Documentary traces the artist’s life, career and influence; features rare film interviews with de Kooning
Willem de Kooning (1904-1997) was a giant of 20th century art. Along with Jackson Pollock he was at the center of the New York School which pioneered abstract expressionism in mid-century and dominated western art for decades. While Pollock’s paintings, with their scale, rhythm and "drip" patterning, seem more accessible to the general public, de Kooning’s large paintings deal more abstrusely with issues of space, color, light, and composition. At the same time, the confrontational stance of these works often bewilder more than captivate the more casual viewer.
On the other hand, when the success of abstract expressionism swept the art world, and figurative painting was relegated to the background (see, for example, Leon Golub, Milton Avery, Elmer Bischoff) and was virtually sneered at as retrograde, de Kooning defied the trend and returned to the figure, if, indeed, he had ever fully left it.
Willem de Kooning: Tracing the Figure, an exhibit that originated at the Museum of ContemporaryArt Los Angeles, brings together a substantial group of the artist’s works on paper, concentrating on his interest in the female figure between 1938 and 1955. It’s an exhibit that, in its tight focus, should prove to be of interest both to more sophisticated viewers and to those who are either new to de Kooning or have had difficulty appreciating his work from earlier exposure.
The earliest works on view, such as Portrait of a Woman (1940) or a 1940-41 portrait of Elaine de Kooning (drawn before they were married), are traditionally realistic, demonstrating de Kooning’s skill as a draftsman and providing the starting place for the changes to come. The drawings over the next few years are still completely recognizable as figures of women, but de Kooning has started to break the figures down into their elements, exaggerating here, distorting there, rearranging the lines and curves and volumes, creating abstracted compositions very much influenced by African art, Picasso, and Cubism.
By the mid-1940s, the work grows ever more abstract, though figurative elements can always be found within the compositions. An untitled 1947 oil on paper is one of the few works that includes a male figure. He has a straightforward look of wide-eyed innocence, standing next to the larger female figure who grimaces rather ferociously from a face framed by flowing blond hair, atilt over a body that is an abstract arrangement of spiky lines. It’s an arresting work, suggesting at an intuitive level, but without specifically articulating, something of de Kooning’s psychological interaction with women.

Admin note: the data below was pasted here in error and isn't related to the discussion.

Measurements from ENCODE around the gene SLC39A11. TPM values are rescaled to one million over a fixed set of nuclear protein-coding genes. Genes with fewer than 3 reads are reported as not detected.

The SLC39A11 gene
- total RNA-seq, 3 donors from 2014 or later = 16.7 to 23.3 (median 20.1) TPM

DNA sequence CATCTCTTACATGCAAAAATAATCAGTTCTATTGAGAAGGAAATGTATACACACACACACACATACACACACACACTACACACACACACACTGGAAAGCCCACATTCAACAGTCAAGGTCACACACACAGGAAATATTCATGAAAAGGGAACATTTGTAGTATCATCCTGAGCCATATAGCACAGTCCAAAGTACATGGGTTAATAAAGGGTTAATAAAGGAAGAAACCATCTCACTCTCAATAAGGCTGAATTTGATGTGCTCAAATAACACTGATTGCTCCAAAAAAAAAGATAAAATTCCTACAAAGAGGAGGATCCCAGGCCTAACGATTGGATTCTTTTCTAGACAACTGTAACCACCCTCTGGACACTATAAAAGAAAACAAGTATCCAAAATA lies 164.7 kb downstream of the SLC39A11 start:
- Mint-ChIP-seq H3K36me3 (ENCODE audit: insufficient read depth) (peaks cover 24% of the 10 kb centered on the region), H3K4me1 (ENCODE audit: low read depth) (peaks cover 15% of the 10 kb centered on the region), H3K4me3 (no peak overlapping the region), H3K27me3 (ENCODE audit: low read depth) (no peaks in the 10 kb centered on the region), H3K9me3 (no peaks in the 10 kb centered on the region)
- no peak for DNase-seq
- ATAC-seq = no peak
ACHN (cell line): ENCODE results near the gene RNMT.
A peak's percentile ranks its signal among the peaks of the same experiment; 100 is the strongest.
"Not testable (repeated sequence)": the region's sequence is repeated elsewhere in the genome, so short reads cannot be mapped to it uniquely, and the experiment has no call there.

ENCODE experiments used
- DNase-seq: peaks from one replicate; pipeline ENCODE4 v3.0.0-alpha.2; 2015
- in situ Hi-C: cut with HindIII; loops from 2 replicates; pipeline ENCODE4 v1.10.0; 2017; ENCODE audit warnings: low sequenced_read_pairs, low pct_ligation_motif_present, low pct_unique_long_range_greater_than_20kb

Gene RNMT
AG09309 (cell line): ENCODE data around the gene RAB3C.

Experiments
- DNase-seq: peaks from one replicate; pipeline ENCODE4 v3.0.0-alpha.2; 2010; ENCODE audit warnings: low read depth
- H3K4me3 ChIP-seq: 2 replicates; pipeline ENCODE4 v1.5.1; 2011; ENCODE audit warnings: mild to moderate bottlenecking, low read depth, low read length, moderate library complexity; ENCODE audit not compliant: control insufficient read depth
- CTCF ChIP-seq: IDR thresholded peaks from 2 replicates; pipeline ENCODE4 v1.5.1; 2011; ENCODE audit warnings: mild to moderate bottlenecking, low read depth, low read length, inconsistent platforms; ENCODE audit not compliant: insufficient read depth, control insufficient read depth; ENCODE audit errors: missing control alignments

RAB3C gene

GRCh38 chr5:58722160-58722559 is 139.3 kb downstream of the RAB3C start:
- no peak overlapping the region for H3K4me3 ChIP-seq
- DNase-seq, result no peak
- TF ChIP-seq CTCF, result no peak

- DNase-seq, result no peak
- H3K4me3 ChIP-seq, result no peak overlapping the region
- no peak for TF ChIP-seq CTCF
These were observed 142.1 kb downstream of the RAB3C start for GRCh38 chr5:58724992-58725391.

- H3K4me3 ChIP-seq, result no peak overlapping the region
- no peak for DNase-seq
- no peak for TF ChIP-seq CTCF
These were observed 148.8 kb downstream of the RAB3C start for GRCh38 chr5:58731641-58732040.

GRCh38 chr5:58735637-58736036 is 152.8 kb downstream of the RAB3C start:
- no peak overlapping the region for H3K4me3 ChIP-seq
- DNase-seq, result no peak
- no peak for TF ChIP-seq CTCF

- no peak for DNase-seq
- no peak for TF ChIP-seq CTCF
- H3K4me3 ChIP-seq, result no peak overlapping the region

In another untitled 1947 oil on paper, two women are side by side. One is nude, standing, facing the viewer; almond eyes, ovals of the breasts and genitals are emphasized. The other woman is more complex –seated, legs raised, face distorted in the familiar Picasso-Cubist manner. It’s a striking work, full of uninhibited eroticism and brilliantly laden with color (pinks, oranges, greens, yellows). The standing figure seems calm, the seated figure exudes energy, and there’s an abundance of other detail (some identifiable, some not), but it all knits together in a remarkably successful composition.
The seated figure is recycled in the 1948 study for Pink Lady, this time with the standing figure almost faded out of the composition. The face has lost the cubist distortion, though a separate shadow of it peers upward. The large almond eyes are prominent again. The surface has been flattened and the pink lady seems a collection of face, breasts, and legs, all recognizable, but seemingly melting into the pink field. (In 1948 de Kooning had his first one-man show, ten abstract paintings, almost entirely in black and white. In the drawings of the same time, his exercised his stunning skills as a colorist.)
Shifting perspectives, the relationship of the figure to its surroundings, shifting between background and foreground–are constantly in play for de Kooning. That might be seen as an outgrowth of remaining with the figurative, even as he delved profoundly into abstraction.
The drawings from the 1950′s are particularly interesting in terms of the artist’s constant experimentation with technique as well as image. He uses tracing, transfers, erasures, even collage as he seeks to refine and redefine his work. Many of these drawings are the experiments and studies that give him the methodology for the paintings, particularly the iconic Woman I, which was highly controversial when first exhibited. De Kooning has been said to blur the line between drawing and painting, all a continuum of the creative process.